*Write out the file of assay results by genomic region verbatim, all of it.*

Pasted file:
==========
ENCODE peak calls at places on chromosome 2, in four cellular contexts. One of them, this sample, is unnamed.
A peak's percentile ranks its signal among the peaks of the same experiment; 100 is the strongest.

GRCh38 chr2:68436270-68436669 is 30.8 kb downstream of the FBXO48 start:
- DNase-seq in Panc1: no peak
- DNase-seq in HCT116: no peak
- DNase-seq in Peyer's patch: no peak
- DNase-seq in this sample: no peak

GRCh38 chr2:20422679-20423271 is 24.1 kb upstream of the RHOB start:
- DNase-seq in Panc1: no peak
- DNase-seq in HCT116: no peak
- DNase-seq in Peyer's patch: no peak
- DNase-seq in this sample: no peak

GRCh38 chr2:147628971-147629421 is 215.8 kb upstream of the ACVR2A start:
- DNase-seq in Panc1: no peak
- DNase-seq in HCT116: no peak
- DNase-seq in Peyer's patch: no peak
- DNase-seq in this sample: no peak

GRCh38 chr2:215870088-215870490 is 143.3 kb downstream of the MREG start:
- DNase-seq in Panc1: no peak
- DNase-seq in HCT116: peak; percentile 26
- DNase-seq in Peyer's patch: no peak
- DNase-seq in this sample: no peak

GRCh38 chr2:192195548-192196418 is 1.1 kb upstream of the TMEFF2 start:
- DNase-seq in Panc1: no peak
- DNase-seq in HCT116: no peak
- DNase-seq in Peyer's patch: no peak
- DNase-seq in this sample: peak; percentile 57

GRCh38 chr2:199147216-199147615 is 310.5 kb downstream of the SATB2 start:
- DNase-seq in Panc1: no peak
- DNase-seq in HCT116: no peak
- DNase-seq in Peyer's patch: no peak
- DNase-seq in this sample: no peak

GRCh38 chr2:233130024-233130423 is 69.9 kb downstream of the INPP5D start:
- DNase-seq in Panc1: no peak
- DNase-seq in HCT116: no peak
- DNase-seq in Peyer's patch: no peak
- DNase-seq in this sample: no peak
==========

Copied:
ENCODE peak calls at places on chromosome 2, in four cellular contexts. One of them, this sample, is unnamed.
A peak's percentile ranks its signal among the peaks of the same experiment; 100 is the strongest.

GRCh38 chr2:68436270-68436669 is 30.8 kb downstream of the FBXO48 start:
- DNase-seq in Panc1: no peak
- DNase-seq in HCT116: no peak
- DNase-seq in Peyer's patch: no peak
- DNase-seq in this sample: no peak

GRCh38 chr2:20422679-20423271 is 24.1 kb upstream of the RHOB start:
- DNase-seq in Panc1: no peak
- DNase-seq in HCT116: no peak
- DNase-seq in Peyer's patch: no peak
- DNase-seq in this sample: no peak

GRCh38 chr2:147628971-147629421 is 215.8 kb upstream of the ACVR2A start:
- DNase-seq in Panc1: no peak
- DNase-seq in HCT116: no peak
- DNase-seq in Peyer's patch: no peak
- DNase-seq in this sample: no peak

GRCh38 chr2:215870088-215870490 is 143.3 kb downstream of the MREG start:
- DNase-seq in Panc1: no peak
- DNase-seq in HCT116: peak; percentile 26
- DNase-seq in Peyer's patch: no peak
- DNase-seq in this sample: no peak

GRCh38 chr2:192195548-192196418 is 1.1 kb upstream of the TMEFF2 start:
- DNase-seq in Panc1: no peak
- DNase-seq in HCT116: no peak
- DNase-seq in Peyer's patch: no peak
- DNase-seq in this sample: peak; percentile 57

GRCh38 chr2:199147216-199147615 is 310.5 kb downstream of the SATB2 start:
- DNase-seq in Panc1: no peak
- DNase-seq in HCT116: no peak
- DNase-seq in Peyer's patch: no peak
- DNase-seq in this sample: no peak

GRCh38 chr2:233130024-233130423 is 69.9 kb downstream of the INPP5D start:
- DNase-seq in Panc1: no peak
- DNase-seq in HCT116: no peak
- DNase-seq in Peyer's patch: no peak
- DNase-seq in this sample: no peak